It’s a curious thing that items of great power and magic, owned or possessed by the gods and goddesses are forged by the duerger in Swartafheim, one of the nine realms in the World Tree Yggdrasil. In Old Norse mythology they are known as master smiths who can make the most magical, wonderous things, items so powerful they are given names.
As the high gods often turn to the Jotunfolk for wisdom, they also travel to the forge of the dwarves when they need something finely crafted.
Brisingamen, the necklace of Freya, the golden hair of Sif, Odin’s spear Gungnir, the ring of Draupnir, Thor’s hammer, golden bristled boars and the chain that binds the great wolf.
If the high gods have the power to speak things into existence then why do they seek the forge of the craftsmen deep in the caves of the earth?
Are there those who imagine and those who craft? Is there a hierarchy in that? Does something created truly exist when it’s still in the mind or must it be brought forth into form?
Perhaps the discussion of such questions leads to insight into our own views of material things, money for instance, which is counted as part of the moveable wealth often connected to the energies of the rune Fehu.
What lessons might we learn from exploring the stories of Andvari’s gold and the dragon Fafnir, and asking the question: What is the difference between things that belong to someone by right and things that have been gained by chance and circumstance?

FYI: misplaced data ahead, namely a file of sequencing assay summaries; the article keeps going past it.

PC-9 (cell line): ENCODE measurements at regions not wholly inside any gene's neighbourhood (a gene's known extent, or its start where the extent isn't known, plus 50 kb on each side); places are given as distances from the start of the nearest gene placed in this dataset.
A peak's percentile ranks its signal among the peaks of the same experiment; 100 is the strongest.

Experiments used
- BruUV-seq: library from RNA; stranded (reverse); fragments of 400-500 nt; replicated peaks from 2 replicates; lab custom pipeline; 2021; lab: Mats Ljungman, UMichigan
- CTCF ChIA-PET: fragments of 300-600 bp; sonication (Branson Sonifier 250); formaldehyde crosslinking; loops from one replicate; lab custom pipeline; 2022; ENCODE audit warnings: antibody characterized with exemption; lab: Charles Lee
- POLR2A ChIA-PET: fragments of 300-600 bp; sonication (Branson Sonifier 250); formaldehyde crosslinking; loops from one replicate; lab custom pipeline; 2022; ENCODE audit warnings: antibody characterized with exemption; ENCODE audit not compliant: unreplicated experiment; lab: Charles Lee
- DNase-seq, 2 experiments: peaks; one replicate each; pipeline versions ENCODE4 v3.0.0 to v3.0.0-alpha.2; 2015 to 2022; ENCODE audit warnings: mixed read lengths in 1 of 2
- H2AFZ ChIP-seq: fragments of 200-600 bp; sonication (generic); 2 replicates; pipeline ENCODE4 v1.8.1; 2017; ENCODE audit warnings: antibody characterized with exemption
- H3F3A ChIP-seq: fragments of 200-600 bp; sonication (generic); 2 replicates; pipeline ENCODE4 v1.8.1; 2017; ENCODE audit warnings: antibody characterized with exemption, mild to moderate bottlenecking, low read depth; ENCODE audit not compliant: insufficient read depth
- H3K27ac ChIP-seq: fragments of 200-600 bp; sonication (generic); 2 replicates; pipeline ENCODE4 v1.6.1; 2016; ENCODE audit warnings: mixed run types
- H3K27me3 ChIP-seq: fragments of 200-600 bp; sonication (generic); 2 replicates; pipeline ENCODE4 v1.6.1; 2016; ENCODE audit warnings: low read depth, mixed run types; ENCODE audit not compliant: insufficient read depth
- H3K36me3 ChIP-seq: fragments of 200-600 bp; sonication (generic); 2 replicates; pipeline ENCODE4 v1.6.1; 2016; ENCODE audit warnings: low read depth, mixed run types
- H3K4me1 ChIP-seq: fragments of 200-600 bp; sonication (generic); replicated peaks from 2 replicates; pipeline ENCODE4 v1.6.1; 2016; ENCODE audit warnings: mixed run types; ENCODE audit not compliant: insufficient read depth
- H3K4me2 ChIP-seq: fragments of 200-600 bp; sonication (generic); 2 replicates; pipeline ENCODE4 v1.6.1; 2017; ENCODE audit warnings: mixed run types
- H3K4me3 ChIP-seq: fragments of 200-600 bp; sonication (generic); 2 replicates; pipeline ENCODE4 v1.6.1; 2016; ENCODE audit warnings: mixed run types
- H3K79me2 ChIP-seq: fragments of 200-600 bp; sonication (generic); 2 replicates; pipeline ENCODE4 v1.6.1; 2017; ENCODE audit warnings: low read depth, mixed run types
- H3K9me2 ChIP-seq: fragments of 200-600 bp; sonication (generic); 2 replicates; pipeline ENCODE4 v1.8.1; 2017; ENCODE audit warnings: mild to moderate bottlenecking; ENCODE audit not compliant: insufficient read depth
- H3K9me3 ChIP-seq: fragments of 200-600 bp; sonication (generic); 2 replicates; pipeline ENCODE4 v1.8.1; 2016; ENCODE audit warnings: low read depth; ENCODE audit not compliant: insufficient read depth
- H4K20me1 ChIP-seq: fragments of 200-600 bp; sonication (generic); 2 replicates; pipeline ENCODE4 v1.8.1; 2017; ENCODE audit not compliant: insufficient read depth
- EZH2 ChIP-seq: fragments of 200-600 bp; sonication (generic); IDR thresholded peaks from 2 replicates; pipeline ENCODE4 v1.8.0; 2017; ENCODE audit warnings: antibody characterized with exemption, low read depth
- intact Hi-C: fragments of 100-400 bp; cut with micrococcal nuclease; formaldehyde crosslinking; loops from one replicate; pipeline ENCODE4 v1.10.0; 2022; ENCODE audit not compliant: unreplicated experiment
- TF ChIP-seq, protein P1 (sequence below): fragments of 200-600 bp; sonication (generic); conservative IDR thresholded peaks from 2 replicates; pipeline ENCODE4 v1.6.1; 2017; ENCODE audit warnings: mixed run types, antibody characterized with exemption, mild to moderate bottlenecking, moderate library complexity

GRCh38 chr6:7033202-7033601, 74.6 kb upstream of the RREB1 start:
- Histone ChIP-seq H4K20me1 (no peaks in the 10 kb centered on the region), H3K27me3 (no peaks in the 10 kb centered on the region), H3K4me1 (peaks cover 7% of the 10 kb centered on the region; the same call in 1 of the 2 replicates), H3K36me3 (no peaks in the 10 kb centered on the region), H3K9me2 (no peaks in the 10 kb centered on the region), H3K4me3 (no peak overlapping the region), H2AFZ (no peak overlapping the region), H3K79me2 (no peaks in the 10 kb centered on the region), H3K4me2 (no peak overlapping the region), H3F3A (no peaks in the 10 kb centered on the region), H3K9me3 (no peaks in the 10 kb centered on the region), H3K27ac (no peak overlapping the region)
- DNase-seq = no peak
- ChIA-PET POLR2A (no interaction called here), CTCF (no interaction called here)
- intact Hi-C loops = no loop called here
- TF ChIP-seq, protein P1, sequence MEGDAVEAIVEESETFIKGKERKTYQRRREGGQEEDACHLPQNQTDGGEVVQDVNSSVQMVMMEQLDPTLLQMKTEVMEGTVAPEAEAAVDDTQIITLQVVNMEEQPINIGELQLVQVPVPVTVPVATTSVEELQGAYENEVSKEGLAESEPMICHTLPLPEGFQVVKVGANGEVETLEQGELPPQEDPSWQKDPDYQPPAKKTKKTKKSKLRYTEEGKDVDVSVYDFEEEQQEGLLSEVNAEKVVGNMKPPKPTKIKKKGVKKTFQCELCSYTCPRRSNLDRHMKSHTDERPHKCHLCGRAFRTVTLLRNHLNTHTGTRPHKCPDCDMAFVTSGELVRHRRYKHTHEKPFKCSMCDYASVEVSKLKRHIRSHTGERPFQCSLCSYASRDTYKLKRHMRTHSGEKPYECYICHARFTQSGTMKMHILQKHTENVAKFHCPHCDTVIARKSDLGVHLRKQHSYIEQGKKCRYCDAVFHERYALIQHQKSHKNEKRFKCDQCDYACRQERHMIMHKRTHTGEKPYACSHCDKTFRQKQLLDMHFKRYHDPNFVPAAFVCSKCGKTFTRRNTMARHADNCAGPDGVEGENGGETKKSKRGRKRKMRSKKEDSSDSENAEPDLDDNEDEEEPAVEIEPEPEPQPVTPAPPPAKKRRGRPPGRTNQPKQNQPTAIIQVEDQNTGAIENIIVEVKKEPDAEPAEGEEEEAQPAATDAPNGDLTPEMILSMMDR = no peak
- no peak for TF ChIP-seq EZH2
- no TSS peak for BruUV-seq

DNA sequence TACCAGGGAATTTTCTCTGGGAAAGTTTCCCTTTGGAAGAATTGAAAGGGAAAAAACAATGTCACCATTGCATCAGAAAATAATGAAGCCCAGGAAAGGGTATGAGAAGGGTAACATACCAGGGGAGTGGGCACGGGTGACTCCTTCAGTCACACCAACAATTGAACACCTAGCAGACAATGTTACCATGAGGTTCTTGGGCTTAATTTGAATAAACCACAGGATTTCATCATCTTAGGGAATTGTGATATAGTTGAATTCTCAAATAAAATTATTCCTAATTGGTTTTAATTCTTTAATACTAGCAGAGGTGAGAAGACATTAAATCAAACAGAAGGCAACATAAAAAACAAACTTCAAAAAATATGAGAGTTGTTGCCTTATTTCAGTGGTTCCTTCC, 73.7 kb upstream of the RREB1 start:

In the book The Pathwalker’s Guide to the Nine Worlds, Raven Kaldera speaks about ‘dragon-disease’ referring to Fafnir who was half Duerger and who turned himself into a dragon so he could obsessively guard his gold. Dragon-disease shows up quite often in modern times in its extreme form as hoarding. But an imbalance of Fehu can also appear in the collection and accumulation of possessions, of things, of stuff that we push into our closets, our homes, our garages, our storage units and then never seem to be able to let go of.
The realm of Swartalfheim holds many secrets. Another one to explore is the reference in the Havamal to the runes. Most of us are familiar with the runes that were given to Odin but who knows of the runes given to Dvalin for the duerger and to Dain for the alfs and to Asvid for the jotnir?
What are these runes?
“Runes you will find, and readable staves,
Very strong staves,
Very stout staves,
Staves that Bolthor stained,
Made by mighty powers,
Graven by the prophetic god,
For the gods by Odhinn, for the elves by Dain,
By Dvalin, too, for the dwarves,
By Asvid for the hateful giants,
And some I carved myself…” The Havamal
I've written a short story about the giantesses Fenja and Menja and the Great Grinding Mill. It's a tale of greed and treachery and hoarding. It’s available to you as a free eBook.
Ingrid, the Rune Woman
Changing Lives With Ancient Wisdom
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title Photo by Amaury Gutierrez on Unsplash